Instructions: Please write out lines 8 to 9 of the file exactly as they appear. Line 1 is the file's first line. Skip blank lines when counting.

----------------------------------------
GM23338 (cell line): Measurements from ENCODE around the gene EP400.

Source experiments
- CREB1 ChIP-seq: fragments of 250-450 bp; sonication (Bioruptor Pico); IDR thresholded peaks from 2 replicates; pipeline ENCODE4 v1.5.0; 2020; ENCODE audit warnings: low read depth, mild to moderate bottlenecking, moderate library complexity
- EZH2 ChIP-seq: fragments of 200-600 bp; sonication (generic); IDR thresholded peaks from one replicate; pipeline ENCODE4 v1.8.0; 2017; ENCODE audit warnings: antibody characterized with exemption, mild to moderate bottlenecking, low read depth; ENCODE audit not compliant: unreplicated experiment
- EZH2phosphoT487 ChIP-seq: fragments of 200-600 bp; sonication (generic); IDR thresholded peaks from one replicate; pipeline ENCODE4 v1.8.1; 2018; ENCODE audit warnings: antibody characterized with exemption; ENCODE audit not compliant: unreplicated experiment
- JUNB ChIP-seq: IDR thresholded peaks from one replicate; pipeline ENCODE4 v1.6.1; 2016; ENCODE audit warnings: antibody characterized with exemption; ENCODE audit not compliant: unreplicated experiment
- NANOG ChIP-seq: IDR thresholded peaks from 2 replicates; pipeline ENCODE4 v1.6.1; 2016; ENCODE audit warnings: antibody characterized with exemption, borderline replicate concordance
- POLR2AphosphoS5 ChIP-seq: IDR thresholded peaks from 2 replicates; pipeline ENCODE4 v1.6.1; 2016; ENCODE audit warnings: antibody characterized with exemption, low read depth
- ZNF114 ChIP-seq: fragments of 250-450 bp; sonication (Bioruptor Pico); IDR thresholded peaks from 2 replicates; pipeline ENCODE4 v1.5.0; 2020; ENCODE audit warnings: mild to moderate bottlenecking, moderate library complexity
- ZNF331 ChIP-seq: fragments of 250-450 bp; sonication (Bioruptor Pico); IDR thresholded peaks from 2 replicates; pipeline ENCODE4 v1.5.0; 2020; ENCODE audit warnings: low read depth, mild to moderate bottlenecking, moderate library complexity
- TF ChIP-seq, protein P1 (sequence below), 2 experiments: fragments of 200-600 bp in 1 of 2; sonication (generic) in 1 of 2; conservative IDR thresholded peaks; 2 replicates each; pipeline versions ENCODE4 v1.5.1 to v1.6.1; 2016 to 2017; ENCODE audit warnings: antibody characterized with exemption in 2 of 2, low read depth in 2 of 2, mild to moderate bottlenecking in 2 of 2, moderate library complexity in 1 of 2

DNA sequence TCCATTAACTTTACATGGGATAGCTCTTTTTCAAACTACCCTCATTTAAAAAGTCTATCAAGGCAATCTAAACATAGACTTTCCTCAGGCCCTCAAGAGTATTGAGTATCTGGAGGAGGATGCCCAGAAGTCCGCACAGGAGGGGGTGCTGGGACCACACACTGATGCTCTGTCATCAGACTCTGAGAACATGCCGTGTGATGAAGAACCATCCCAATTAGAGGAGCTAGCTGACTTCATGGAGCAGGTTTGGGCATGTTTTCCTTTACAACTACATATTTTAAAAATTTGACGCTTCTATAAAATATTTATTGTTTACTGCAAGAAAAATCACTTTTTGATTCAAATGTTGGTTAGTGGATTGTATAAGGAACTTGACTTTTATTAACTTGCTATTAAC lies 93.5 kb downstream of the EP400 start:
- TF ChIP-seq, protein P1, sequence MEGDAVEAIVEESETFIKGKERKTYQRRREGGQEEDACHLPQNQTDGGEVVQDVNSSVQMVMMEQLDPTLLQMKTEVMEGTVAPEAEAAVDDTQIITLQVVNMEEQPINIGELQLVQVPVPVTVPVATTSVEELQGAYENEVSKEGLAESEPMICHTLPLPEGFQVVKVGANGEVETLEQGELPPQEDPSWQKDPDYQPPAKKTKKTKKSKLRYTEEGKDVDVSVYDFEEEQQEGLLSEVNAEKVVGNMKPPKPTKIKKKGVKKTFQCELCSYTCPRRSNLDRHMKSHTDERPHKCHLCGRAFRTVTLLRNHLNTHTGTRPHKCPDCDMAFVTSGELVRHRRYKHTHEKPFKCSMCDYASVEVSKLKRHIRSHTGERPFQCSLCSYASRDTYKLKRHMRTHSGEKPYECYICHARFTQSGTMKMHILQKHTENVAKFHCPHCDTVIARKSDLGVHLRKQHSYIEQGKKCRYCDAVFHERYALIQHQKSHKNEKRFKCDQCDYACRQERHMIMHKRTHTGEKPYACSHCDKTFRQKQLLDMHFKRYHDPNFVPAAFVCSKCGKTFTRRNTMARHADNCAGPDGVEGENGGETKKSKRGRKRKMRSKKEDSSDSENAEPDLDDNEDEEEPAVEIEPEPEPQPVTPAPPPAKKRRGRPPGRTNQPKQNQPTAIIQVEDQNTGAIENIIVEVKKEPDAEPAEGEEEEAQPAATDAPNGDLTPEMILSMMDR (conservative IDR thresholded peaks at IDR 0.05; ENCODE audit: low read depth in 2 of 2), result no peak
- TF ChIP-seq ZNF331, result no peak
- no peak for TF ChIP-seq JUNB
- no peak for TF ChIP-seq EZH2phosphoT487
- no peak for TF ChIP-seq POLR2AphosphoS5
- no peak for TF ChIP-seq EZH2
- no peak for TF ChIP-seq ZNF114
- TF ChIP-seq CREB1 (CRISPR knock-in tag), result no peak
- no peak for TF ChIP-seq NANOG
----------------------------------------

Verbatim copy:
- POLR2AphosphoS5 ChIP-seq: IDR thresholded peaks from 2 replicates; pipeline ENCODE4 v1.6.1; 2016; ENCODE audit warnings: antibody characterized with exemption, low read depth
- ZNF114 ChIP-seq: fragments of 250-450 bp; sonication (Bioruptor Pico); IDR thresholded peaks from 2 replicates; pipeline ENCODE4 v1.5.0; 2020; ENCODE audit warnings: mild to moderate bottlenecking, moderate library complexity